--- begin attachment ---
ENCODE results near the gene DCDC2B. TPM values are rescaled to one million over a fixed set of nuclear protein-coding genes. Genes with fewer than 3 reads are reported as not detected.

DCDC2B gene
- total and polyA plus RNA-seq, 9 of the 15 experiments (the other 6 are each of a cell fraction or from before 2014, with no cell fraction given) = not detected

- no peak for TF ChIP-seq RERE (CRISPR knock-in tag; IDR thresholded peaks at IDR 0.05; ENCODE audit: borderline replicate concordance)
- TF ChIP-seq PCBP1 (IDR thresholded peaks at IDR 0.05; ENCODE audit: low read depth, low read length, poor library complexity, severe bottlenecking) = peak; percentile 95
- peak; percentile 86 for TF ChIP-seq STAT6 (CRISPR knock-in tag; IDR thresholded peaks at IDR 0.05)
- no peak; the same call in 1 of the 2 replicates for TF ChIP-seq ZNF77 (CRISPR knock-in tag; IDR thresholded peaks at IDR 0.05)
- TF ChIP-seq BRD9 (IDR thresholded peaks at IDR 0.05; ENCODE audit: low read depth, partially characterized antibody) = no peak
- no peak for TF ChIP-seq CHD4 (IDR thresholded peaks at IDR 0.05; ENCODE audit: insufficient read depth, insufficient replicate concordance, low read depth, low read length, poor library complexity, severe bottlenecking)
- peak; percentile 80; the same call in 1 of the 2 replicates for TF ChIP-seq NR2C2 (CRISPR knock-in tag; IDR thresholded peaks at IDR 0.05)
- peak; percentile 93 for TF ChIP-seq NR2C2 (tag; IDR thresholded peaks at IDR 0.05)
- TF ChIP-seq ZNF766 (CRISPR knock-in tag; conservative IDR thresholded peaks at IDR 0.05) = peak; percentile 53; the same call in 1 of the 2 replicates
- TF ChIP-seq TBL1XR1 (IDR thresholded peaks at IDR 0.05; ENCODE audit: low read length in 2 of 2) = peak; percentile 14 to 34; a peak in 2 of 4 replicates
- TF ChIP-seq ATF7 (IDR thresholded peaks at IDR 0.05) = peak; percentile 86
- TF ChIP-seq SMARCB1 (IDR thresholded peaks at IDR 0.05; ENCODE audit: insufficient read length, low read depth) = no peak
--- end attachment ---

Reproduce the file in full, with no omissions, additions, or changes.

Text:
ENCODE results near the gene DCDC2B. TPM values are rescaled to one million over a fixed set of nuclear protein-coding genes. Genes with fewer than 3 reads are reported as not detected.

DCDC2B gene
- total and polyA plus RNA-seq, 9 of the 15 experiments (the other 6 are each of a cell fraction or from before 2014, with no cell fraction given) = not detected

- no peak for TF ChIP-seq RERE (CRISPR knock-in tag; IDR thresholded peaks at IDR 0.05; ENCODE audit: borderline replicate concordance)
- TF ChIP-seq PCBP1 (IDR thresholded peaks at IDR 0.05; ENCODE audit: low read depth, low read length, poor library complexity, severe bottlenecking) = peak; percentile 95
- peak; percentile 86 for TF ChIP-seq STAT6 (CRISPR knock-in tag; IDR thresholded peaks at IDR 0.05)
- no peak; the same call in 1 of the 2 replicates for TF ChIP-seq ZNF77 (CRISPR knock-in tag; IDR thresholded peaks at IDR 0.05)
- TF ChIP-seq BRD9 (IDR thresholded peaks at IDR 0.05; ENCODE audit: low read depth, partially characterized antibody) = no peak
- no peak for TF ChIP-seq CHD4 (IDR thresholded peaks at IDR 0.05; ENCODE audit: insufficient read depth, insufficient replicate concordance, low read depth, low read length, poor library complexity, severe bottlenecking)
- peak; percentile 80; the same call in 1 of the 2 replicates for TF ChIP-seq NR2C2 (CRISPR knock-in tag; IDR thresholded peaks at IDR 0.05)
- peak; percentile 93 for TF ChIP-seq NR2C2 (tag; IDR thresholded peaks at IDR 0.05)
- TF ChIP-seq ZNF766 (CRISPR knock-in tag; conservative IDR thresholded peaks at IDR 0.05) = peak; percentile 53; the same call in 1 of the 2 replicates
- TF ChIP-seq TBL1XR1 (IDR thresholded peaks at IDR 0.05; ENCODE audit: low read length in 2 of 2) = peak; percentile 14 to 34; a peak in 2 of 4 replicates
- TF ChIP-seq ATF7 (IDR thresholded peaks at IDR 0.05) = peak; percentile 86
- TF ChIP-seq SMARCB1 (IDR thresholded peaks at IDR 0.05; ENCODE audit: insufficient read length, low read depth) = no peak